What a February! It’s finally warming up and any minute now we’ll be into summer, a huge relief for those of us who would rather hibernate than subject ourselves to bone-chilling sub 20ºc temperatures. This month I’m revealing the real reason for most of our problems in life: we make unfounded assumptions. In my particular field, a snippet from an article I read recently highlighted this phenomenon. The writer, posting contact details of a ‘problem animal removal’ specialist, told readers that “Unfortunately payment is usually required for (their services) as there is time, materials and travelling involved”. Huh? I’m only asking, but when last did anyone get a free dental consultation, an internal from a proctologist or a 30 minute chat from a lawyer, in their own home, without being asked to pay for the expertise, time and cost required to carry out the task?
Still on the subject, I’ve had a great couple of weeks, working with field workers, giving them some insight into how snakes behave and what to do when we come across one. There is a pretty universal belief across just about every cultural, sex and race group, that all snakes are spring-loaded and spend their lives sliding around the bush, looking for someone to attack! At one of the areas we visited, an unknown person had just killed an adult rinkhals that had been crossing the road– it was still in the death throes. I asked the gathered crowd if they thought that the snake had recently arrived on a bus for a weekend of mayhem in the forest, or if perhaps it had been living in the vicinity for about 10 years, minding its own business and steering clear of humans. Undoubtedly the rinkhals is potentially dangerous, but then every man on this earth is potentially a rapist. During these talks, when we get to the big moment of actually handling snakes and asking people why they fear them, I get all the usual reasons – they bite, they’re venomous, they’re evil (Biblical connotation), they kill people etc. but I’m happy to say that the turnaround in mindset comes when someone breaks ranks and steps forward to stand next to, or handle a snake for the first time in their life. This is a huge moment for anyone who has lived their life with an embedded, unreasonable phobia, and it’s amazing to see the change that comes over the person as each of those unfounded ‘fear boxes’ gets ticked off. Just so you know it’s not a kid’s party thing, in the talks and demos, I use a mixture of venomous and non-venomous snakes to illustrate what I’m talking about. During my travels, I came across a revolutionary new protective device that helps people to overcome their fears and enables them to get up and close, without being attacked. It’s called a cellphone.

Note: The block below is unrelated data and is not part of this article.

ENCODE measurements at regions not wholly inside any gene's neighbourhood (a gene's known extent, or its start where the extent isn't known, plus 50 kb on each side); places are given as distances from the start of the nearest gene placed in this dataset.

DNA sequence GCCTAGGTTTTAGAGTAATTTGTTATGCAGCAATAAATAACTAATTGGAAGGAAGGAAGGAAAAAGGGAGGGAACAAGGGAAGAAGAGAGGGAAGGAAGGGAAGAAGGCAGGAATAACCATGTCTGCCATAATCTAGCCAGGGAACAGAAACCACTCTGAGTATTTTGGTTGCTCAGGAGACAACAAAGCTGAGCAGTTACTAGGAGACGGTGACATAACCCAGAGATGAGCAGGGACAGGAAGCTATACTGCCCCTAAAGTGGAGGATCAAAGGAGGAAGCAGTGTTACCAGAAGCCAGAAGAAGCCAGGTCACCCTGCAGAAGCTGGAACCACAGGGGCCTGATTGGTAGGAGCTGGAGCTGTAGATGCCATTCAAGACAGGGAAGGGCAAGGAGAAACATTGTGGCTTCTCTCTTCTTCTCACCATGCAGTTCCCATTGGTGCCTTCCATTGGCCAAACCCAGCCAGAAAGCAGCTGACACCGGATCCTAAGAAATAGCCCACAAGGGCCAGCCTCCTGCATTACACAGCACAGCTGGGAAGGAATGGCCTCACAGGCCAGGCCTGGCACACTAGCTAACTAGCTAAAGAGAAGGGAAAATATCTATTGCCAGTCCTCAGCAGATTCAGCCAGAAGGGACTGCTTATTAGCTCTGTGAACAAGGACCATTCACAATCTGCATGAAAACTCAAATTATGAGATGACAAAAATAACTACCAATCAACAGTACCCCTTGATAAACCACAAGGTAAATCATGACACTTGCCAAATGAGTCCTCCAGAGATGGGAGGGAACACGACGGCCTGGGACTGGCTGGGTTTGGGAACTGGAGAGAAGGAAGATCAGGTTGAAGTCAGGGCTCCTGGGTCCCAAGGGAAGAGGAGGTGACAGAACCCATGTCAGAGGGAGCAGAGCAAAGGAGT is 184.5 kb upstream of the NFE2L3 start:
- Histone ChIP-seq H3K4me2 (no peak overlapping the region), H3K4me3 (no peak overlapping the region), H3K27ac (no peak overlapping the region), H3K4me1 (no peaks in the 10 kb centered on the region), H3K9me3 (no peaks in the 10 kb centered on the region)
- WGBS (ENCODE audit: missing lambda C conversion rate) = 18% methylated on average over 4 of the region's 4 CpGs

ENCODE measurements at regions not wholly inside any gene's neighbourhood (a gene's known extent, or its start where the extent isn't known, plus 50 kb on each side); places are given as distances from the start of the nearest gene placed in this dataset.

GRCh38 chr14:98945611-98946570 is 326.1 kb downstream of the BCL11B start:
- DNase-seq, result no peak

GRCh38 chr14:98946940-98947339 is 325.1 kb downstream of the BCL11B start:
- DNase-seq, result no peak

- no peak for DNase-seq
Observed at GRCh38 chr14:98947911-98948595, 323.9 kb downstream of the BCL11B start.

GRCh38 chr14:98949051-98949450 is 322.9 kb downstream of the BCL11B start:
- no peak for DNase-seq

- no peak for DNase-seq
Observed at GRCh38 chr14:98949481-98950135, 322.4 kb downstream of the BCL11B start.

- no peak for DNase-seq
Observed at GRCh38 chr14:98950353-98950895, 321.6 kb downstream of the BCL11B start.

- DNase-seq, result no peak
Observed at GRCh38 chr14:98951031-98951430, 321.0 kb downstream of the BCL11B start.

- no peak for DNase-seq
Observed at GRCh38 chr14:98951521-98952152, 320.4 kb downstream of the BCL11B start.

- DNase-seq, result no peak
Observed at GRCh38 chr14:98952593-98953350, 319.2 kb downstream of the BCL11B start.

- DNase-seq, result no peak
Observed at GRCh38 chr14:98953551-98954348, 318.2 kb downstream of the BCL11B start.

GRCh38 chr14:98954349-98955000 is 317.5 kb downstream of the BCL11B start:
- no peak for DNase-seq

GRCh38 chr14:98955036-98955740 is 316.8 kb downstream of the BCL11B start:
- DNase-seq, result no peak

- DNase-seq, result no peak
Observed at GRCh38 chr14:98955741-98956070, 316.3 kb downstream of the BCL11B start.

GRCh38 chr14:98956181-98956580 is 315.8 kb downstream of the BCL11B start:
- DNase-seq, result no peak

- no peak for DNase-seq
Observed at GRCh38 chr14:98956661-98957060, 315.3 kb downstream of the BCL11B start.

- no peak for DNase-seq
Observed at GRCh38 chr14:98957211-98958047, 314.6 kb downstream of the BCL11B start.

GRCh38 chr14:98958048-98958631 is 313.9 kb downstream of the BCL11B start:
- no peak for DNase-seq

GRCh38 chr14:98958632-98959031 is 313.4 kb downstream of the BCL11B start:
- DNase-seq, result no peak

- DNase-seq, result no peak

© pat mckrill. 2014